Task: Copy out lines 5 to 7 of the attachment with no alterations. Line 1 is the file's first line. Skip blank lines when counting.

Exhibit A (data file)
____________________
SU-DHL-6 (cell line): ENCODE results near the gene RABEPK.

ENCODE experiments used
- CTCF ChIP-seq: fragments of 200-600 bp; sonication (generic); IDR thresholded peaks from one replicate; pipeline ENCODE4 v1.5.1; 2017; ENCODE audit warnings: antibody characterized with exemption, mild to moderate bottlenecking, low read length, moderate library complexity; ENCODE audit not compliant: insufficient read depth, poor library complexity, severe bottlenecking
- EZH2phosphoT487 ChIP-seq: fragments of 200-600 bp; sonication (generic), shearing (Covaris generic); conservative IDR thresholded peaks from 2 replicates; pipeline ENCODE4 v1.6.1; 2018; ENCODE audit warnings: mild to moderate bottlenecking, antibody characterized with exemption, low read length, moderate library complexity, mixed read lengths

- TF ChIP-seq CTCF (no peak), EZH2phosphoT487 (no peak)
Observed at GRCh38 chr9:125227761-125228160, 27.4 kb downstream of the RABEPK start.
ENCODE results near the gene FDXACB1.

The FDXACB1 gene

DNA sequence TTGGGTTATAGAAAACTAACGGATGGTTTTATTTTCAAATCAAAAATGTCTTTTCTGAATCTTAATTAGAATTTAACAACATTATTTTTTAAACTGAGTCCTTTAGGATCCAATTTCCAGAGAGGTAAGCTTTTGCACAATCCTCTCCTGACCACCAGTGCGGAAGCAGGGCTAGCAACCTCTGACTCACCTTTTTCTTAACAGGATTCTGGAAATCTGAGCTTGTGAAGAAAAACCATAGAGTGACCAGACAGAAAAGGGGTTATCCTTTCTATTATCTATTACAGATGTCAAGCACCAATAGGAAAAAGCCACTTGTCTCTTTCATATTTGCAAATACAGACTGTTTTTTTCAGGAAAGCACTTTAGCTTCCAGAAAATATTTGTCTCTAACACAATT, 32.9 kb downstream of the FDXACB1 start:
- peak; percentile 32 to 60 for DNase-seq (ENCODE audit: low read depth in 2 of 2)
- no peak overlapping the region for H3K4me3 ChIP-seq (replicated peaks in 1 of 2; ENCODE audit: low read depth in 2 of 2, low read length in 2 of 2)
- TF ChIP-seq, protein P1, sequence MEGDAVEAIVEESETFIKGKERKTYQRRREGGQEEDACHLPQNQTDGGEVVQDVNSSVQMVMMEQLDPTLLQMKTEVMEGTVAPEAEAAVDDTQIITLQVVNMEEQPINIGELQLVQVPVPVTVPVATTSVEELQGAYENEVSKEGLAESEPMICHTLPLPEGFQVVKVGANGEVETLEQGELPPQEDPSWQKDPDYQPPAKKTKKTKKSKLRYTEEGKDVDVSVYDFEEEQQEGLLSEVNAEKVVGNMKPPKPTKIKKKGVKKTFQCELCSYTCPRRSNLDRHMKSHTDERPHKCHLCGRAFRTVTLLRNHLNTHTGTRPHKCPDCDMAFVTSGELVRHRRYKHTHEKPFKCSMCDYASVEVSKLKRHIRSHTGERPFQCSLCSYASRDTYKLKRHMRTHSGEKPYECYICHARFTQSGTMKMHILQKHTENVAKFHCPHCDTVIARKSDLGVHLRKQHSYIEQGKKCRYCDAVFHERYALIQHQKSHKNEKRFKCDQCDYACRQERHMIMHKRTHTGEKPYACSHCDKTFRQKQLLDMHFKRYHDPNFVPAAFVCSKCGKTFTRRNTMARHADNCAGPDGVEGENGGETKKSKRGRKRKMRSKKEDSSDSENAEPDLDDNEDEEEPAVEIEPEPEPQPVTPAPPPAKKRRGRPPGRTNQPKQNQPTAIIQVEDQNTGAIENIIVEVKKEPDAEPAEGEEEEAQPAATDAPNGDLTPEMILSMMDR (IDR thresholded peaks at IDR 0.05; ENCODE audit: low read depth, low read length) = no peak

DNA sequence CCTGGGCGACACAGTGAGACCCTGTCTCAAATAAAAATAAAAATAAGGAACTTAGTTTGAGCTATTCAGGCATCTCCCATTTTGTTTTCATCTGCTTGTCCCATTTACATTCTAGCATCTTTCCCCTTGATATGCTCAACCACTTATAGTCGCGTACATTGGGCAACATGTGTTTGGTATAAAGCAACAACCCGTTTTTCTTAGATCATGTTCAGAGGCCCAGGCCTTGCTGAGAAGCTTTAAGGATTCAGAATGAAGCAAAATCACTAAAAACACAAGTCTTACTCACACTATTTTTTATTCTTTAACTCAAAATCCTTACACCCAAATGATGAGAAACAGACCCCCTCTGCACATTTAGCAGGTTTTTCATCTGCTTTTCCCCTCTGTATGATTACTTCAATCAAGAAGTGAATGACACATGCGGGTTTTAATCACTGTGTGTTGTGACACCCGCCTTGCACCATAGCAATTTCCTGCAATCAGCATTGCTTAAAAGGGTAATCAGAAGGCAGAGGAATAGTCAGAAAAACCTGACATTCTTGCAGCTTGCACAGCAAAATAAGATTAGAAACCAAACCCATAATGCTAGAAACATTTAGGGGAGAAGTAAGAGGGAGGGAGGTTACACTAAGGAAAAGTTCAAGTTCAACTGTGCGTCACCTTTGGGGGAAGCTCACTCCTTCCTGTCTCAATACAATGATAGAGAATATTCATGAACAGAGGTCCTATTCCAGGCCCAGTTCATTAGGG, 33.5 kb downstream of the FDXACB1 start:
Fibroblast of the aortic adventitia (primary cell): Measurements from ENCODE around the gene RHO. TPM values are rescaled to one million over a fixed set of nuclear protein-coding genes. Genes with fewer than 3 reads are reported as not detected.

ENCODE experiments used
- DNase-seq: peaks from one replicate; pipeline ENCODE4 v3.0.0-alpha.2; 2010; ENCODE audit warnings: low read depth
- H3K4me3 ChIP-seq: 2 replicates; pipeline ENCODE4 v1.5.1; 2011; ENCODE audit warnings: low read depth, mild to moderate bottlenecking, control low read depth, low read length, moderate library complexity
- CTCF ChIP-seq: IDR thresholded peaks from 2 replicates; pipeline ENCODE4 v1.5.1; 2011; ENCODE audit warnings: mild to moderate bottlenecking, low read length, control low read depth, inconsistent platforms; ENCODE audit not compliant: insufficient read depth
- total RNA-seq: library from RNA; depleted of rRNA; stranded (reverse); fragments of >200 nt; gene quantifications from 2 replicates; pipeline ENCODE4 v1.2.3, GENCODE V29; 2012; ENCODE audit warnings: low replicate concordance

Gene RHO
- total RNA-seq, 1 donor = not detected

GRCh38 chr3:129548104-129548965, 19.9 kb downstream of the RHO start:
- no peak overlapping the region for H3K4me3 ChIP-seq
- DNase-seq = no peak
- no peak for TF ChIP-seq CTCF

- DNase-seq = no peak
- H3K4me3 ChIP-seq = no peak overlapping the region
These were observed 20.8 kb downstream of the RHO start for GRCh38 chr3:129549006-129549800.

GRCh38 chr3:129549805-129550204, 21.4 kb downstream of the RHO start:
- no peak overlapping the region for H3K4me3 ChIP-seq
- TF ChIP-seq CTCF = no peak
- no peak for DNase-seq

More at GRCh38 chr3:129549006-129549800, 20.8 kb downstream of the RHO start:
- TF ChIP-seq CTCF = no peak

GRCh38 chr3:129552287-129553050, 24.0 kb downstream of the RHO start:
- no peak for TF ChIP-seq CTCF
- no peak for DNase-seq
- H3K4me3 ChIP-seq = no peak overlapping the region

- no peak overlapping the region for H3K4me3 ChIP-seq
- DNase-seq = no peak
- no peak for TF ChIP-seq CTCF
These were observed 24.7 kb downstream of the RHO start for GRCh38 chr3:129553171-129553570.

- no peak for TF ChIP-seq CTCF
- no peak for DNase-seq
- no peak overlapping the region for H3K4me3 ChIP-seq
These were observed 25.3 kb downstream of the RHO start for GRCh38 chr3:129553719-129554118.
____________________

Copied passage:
- TF ChIP-seq CTCF (no peak), EZH2phosphoT487 (no peak)
Observed at GRCh38 chr9:125227761-125228160, 27.4 kb downstream of the RABEPK start.
ENCODE results near the gene FDXACB1.